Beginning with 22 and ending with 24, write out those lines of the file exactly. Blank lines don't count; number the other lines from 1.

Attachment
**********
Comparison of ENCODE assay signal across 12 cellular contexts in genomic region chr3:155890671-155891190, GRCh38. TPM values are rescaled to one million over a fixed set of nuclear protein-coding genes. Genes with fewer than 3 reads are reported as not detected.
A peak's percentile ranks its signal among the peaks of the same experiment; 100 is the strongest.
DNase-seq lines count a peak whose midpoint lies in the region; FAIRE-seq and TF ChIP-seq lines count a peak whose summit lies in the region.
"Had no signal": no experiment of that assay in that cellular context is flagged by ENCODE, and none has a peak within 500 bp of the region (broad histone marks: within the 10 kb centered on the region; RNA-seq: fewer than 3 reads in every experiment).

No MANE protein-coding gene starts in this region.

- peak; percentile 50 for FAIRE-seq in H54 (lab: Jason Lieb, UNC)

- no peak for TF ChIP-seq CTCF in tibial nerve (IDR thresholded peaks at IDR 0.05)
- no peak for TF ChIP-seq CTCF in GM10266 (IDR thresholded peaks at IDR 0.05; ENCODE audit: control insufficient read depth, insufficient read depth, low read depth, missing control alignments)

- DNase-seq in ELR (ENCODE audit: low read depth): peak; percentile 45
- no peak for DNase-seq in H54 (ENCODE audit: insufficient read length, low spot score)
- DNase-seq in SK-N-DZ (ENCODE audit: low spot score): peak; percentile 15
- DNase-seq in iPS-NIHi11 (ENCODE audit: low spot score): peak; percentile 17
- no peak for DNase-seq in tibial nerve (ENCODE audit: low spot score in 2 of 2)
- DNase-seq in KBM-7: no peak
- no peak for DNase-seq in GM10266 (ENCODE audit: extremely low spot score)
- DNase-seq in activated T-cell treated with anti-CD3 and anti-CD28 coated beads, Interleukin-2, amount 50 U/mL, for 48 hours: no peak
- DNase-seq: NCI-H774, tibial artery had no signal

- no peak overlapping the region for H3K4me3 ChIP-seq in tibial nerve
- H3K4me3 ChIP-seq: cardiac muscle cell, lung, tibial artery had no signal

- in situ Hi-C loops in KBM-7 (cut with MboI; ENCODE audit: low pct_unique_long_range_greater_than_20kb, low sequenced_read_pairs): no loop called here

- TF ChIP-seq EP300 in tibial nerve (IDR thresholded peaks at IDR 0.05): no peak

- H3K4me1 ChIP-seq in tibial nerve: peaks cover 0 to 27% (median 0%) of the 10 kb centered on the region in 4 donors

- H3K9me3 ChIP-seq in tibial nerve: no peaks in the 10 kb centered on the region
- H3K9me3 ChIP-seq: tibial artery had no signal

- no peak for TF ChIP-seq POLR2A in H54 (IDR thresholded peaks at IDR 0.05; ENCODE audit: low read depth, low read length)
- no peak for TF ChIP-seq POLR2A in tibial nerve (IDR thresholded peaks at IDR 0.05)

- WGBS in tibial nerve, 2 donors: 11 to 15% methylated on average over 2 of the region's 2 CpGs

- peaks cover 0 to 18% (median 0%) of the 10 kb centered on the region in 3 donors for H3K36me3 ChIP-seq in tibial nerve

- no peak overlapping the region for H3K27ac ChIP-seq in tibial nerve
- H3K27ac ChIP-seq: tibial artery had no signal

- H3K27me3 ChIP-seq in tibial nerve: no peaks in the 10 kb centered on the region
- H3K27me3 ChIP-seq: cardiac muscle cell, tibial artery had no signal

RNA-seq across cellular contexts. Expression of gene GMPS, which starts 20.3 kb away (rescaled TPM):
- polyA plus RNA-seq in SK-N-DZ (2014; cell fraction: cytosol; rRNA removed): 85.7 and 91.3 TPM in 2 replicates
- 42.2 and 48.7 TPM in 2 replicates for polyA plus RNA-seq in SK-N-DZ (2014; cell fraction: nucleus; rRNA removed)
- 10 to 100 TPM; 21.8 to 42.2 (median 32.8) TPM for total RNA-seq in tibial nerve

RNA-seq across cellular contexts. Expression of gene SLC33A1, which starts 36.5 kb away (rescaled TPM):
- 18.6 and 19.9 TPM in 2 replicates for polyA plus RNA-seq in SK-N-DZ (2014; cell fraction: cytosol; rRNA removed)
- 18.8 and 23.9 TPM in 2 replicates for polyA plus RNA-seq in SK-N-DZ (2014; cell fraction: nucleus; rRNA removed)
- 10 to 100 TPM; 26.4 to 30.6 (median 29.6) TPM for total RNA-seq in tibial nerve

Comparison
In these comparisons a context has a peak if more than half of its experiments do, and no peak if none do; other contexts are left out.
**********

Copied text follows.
- H3K4me1 ChIP-seq in tibial nerve: peaks cover 0 to 27% (median 0%) of the 10 kb centered on the region in 4 donors

- H3K9me3 ChIP-seq in tibial nerve: no peaks in the 10 kb centered on the region
- H3K9me3 ChIP-seq: tibial artery had no signal